TitleMating is correlated with a reduced risk of predation in female red-sided garter snakes, Thamnophis sirtalis parietalis
Publication TypeJournal Article
Year of Publication2007
AuthorsO'Donnell, RP, Mason, RT
JournalAmerican Midland Naturalist
Type of ArticleJournal Article

We took advantage of unique aspects of the red-sided garter snake's breeding biology at northern latitudes to investigate whether mating was correlated with a reduced risk of predation. We scored the number of mated vs. unmated and predated vs. surviving female snakes at four dens in Manitoba, Canada. Predation intensity did not significantly vary through time during the course of the study, nor did it vary among dens. Female mating significantly decreased the odds that a female would be the victim of predation. This is likely a result of reduced courtship of females after mating, which reduces female conspicuousness and facilitates the ability to escape. These results provide support for the hypothesis that the copulatory pheromone, which communicates female mating status to males and thus reduces male courtship, benefits females by indirectly reducing their risk of predation after mating.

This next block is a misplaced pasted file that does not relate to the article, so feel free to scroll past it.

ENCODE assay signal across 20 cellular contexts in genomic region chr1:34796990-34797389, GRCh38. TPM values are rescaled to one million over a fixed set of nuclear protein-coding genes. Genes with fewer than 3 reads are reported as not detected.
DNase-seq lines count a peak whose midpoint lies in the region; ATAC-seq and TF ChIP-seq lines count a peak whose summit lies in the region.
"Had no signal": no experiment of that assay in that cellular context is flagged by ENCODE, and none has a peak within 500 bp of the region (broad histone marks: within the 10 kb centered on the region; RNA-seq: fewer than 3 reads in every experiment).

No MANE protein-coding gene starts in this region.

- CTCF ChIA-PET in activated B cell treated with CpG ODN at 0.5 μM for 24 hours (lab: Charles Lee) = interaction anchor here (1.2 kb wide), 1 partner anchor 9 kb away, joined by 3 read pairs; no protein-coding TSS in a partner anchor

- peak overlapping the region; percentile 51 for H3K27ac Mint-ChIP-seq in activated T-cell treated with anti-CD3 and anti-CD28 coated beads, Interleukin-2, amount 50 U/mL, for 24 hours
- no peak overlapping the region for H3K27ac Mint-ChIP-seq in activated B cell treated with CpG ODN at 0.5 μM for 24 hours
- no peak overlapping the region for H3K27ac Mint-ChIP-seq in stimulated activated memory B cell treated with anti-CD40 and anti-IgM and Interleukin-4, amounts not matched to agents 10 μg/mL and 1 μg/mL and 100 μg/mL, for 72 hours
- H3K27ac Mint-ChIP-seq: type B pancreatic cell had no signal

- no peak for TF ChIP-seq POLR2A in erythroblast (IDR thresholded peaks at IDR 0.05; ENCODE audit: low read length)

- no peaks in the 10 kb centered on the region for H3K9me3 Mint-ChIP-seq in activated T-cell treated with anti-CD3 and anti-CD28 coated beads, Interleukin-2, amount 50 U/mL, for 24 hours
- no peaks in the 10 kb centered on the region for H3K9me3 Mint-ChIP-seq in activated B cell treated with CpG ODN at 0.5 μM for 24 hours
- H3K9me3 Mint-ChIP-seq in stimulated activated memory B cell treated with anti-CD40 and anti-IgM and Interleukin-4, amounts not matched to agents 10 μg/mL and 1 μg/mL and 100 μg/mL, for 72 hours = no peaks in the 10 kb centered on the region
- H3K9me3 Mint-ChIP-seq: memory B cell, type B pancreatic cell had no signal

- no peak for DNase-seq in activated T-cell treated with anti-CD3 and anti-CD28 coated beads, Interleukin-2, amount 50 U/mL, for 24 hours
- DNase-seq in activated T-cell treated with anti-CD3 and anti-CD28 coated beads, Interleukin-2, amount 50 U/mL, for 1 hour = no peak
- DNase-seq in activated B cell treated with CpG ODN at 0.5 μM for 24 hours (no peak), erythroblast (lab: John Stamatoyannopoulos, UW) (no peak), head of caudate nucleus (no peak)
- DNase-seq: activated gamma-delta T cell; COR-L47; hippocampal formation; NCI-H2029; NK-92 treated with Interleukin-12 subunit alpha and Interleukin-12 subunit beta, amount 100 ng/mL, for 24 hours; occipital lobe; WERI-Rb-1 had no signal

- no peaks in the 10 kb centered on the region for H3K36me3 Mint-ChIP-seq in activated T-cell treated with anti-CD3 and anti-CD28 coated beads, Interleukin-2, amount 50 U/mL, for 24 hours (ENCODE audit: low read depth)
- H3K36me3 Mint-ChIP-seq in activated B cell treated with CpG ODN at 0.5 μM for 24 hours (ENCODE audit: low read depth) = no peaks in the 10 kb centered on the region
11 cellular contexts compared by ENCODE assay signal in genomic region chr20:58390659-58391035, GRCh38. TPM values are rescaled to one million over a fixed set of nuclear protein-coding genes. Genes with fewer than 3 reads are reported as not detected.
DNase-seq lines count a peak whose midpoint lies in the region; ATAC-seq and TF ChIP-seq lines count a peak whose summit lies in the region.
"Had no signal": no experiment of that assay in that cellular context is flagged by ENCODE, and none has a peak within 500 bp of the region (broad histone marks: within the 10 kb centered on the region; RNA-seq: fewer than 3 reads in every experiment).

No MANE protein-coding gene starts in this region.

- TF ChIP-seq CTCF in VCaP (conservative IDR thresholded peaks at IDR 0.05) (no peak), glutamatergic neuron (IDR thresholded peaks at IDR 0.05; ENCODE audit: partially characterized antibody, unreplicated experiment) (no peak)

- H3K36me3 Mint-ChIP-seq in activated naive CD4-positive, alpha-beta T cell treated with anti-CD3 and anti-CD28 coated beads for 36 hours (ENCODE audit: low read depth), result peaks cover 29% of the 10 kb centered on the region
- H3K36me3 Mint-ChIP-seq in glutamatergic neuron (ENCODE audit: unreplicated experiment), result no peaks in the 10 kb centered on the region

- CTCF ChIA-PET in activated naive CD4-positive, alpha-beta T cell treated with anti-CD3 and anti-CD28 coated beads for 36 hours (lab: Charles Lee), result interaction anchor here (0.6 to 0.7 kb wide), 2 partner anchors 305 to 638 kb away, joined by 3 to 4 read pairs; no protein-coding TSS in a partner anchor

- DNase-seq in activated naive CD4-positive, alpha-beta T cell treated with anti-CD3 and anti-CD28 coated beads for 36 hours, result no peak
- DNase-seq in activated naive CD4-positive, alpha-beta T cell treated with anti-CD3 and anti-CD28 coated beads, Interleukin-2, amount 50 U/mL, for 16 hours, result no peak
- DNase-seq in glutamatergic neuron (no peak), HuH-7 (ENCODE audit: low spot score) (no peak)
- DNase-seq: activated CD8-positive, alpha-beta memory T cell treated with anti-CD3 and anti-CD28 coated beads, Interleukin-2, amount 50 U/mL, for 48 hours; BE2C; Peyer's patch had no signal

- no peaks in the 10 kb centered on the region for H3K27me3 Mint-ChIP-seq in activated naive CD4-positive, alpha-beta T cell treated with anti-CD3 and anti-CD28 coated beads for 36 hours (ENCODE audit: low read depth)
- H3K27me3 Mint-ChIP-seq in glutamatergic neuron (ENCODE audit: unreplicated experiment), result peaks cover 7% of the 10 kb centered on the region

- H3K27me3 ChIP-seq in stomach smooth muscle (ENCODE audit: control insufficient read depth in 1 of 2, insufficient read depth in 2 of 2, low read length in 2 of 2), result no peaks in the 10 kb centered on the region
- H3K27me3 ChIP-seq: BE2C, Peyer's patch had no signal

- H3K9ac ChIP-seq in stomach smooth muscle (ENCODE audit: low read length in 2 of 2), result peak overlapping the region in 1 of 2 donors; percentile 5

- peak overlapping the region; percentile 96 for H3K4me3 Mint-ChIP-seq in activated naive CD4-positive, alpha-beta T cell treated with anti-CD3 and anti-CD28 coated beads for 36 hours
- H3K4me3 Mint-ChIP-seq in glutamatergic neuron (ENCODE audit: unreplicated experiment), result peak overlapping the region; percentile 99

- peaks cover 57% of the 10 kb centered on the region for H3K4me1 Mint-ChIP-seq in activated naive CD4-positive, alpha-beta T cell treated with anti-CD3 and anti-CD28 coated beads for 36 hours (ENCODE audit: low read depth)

URL<Go to ISI>://WOS:000243956000021